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Milt Hankins: It's futile trying to know the unknowable

Nov. 09, 2012 @ 12:00 AM

A recent article in my morning paper featuring Bill Nye, the "Science Guy," was of great interest to me because it brought up the matter of "creationism" versus "evolution," a subject I thought was, for all intents and purposes, settled. Apparently, not so.

In case you missed the article, here's an excerpt: "Christians who view the stories of the Old Testament as historical fact have come to be known as creationists, and many argue that the world was created by God just a few thousand years ago." Nye went on to say, "The Earth is not 6,000 or 10,000 years old (citing scientists' estimates that it is about 4.5 billion years old) "it's not. And if that conflicts with your beliefs, I strongly feel that you should question your beliefs."

At issue are three questions: 1) Did God really create the world in seven days? This presupposes that a Supreme Intelligence created the world. 2) that "the world" is the world as we know it; and 3) that the "day" has always been the day with which we are familiar -- a somewhat standardized period of 24 hours.

As far as I'm concerned, the answer to the first question is a given: I believe that a Supreme Intelligence (God) created the world, period!

It is perfectly clear, from reading Genesis 1, that the world as we know it is far different from the world God created. According to Genesis 1:2a, the "earth was formless and void and darkness was over the surface of the deep...." This is hardly a picture of the world we know.

As to the third question, to use a common "proof text," II Peter 3:8 states that "with the Lord one day is as a thousand years, and a thousand years as one day. Obviously, the creation "day" was probably more like a billion years or longer. According to some conservative geologists, who appear to agree with Nye, the earth is at least two to four billion years old.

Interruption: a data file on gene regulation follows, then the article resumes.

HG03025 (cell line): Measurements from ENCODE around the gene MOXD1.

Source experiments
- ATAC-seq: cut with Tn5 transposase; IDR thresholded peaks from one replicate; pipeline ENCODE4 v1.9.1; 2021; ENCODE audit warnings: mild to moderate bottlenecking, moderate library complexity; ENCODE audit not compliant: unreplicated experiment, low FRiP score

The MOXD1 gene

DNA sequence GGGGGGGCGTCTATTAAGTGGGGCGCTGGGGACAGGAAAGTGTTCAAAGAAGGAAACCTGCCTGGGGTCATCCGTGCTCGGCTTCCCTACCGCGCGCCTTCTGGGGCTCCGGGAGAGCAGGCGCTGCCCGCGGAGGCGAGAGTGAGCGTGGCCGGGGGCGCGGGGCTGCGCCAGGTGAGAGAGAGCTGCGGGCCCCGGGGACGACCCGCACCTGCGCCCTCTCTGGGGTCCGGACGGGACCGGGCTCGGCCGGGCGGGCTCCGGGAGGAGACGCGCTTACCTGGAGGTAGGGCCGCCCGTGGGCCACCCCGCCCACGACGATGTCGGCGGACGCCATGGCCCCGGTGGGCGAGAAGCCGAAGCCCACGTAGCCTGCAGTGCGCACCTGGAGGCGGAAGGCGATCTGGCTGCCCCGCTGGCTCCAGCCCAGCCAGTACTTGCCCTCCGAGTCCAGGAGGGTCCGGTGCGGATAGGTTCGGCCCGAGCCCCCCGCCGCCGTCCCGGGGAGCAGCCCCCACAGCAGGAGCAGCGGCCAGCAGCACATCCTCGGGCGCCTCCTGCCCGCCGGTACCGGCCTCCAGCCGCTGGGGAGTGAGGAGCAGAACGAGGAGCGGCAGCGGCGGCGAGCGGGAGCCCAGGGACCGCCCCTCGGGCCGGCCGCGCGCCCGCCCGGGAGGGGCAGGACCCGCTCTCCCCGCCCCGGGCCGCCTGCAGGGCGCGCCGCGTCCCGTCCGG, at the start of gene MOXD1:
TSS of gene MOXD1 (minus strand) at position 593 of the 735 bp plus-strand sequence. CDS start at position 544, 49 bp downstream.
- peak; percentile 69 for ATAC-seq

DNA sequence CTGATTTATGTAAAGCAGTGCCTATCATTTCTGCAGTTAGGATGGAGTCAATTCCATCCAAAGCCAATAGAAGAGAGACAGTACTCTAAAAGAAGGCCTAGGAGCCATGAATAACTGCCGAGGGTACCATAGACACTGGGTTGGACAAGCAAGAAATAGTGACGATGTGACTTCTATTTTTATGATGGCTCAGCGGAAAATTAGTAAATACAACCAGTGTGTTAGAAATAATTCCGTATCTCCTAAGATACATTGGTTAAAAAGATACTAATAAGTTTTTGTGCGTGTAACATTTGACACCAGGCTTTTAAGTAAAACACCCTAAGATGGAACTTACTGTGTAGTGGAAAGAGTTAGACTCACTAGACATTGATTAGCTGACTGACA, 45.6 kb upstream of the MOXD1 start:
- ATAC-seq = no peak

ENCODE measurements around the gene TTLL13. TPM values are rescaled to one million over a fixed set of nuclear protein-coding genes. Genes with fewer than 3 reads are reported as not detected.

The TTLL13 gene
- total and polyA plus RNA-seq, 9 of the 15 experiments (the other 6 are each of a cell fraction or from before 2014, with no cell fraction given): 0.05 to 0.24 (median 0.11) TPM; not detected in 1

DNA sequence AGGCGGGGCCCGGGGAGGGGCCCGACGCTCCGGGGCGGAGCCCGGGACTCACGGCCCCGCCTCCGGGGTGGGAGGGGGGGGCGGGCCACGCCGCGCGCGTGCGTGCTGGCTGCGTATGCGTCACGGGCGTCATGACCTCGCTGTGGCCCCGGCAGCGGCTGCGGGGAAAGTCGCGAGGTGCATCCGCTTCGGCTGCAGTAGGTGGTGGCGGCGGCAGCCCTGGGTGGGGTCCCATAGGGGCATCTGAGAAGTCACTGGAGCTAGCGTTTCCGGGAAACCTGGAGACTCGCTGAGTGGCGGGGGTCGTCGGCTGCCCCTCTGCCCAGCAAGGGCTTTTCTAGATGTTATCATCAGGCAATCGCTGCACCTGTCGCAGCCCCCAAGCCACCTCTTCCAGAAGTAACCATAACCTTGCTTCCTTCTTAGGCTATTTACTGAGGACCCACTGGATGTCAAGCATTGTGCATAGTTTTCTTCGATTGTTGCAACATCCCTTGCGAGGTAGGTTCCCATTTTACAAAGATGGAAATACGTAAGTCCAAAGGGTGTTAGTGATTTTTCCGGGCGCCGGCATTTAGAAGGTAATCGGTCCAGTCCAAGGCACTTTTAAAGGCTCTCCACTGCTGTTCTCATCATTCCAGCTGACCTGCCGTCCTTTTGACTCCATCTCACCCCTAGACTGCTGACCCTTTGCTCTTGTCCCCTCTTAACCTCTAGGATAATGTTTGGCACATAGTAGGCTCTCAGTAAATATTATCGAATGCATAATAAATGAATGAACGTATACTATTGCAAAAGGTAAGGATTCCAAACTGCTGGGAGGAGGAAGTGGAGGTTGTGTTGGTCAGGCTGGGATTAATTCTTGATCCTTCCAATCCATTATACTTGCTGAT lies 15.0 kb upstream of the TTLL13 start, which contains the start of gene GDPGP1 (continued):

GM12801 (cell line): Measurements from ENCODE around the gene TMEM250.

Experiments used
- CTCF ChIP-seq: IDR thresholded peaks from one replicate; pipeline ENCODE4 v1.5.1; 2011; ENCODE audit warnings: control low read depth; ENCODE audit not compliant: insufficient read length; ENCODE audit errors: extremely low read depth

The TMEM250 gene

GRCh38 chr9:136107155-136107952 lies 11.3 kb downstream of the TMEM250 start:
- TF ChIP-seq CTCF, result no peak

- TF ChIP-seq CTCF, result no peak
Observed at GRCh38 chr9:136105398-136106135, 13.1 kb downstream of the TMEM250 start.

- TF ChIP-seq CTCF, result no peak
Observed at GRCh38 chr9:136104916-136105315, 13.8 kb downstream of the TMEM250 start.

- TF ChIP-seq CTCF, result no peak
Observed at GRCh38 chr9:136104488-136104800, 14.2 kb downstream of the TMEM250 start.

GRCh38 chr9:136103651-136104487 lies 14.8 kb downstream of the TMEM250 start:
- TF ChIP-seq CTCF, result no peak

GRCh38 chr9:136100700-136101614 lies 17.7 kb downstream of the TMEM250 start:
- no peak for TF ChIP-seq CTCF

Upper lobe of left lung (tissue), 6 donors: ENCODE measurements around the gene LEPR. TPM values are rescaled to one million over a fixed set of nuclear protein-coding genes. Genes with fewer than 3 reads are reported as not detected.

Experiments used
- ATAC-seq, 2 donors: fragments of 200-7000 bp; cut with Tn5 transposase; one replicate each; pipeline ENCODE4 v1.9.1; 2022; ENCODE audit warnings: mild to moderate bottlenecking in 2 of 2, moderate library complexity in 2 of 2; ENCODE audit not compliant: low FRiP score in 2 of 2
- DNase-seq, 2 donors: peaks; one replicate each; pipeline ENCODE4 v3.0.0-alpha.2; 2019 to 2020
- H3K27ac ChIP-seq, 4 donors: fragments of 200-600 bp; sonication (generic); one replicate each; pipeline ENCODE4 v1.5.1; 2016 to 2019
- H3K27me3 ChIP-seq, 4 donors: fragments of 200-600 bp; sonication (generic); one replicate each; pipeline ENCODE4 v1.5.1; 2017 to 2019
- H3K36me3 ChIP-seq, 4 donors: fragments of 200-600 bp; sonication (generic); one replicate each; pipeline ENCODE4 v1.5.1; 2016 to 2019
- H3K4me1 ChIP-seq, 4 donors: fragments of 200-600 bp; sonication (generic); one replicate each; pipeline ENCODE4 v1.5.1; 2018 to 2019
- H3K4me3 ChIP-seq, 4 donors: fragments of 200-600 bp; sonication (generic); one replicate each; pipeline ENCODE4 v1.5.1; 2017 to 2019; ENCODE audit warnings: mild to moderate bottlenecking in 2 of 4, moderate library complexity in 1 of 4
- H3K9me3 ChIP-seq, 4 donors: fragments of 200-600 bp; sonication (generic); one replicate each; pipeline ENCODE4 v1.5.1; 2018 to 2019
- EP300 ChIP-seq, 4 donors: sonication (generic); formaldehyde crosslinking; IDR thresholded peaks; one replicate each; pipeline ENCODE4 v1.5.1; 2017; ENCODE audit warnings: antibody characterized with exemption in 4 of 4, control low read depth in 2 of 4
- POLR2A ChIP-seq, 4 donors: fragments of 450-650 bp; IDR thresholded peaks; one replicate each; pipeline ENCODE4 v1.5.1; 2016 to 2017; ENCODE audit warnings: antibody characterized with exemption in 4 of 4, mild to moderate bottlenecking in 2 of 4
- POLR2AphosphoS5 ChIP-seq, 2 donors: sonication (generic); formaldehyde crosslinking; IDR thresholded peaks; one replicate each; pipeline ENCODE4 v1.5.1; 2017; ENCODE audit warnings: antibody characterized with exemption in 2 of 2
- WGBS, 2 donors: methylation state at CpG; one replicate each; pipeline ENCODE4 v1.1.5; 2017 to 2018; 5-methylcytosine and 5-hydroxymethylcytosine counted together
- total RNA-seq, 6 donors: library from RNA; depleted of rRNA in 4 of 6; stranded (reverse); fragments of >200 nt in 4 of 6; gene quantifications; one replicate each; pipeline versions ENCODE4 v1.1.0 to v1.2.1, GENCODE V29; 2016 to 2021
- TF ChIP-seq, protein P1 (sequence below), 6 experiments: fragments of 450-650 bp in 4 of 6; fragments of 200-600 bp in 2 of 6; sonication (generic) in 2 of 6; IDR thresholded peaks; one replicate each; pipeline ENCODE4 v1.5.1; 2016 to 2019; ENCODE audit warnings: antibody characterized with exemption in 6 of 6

Even more interesting is the fact that the writer(s) of the Genesis story had absolutely no concept of the universe and outer space (cosmos) we know today. Serious Bible scholars willingly admit the Genesis creation stories (and, yes, there are actually three separate identifiable stories) are, at best, only early attempts to explain in knowable terms what cannot be known.

Now we know that our universe may not be the only universe. And, we know that our universe is expanding at an incredibly rapid rate. An expanding universe tells me, frankly, that the creation is still not finished.

Since the writers of Genesis knew nothing of science per se, the creation stories were never intended to be scientific accounts. The Bible is not a science textbook. It's a book about faith, and it is packed with faith stories.

One thing is absolutely certain. The only being who was present at the creation was the Creator. It's foolish to spend a great deal of time trying to "know" the unknowable.

Milt Hankins of Ashland, Ky., is a retired minister, theologian and freelance writer.

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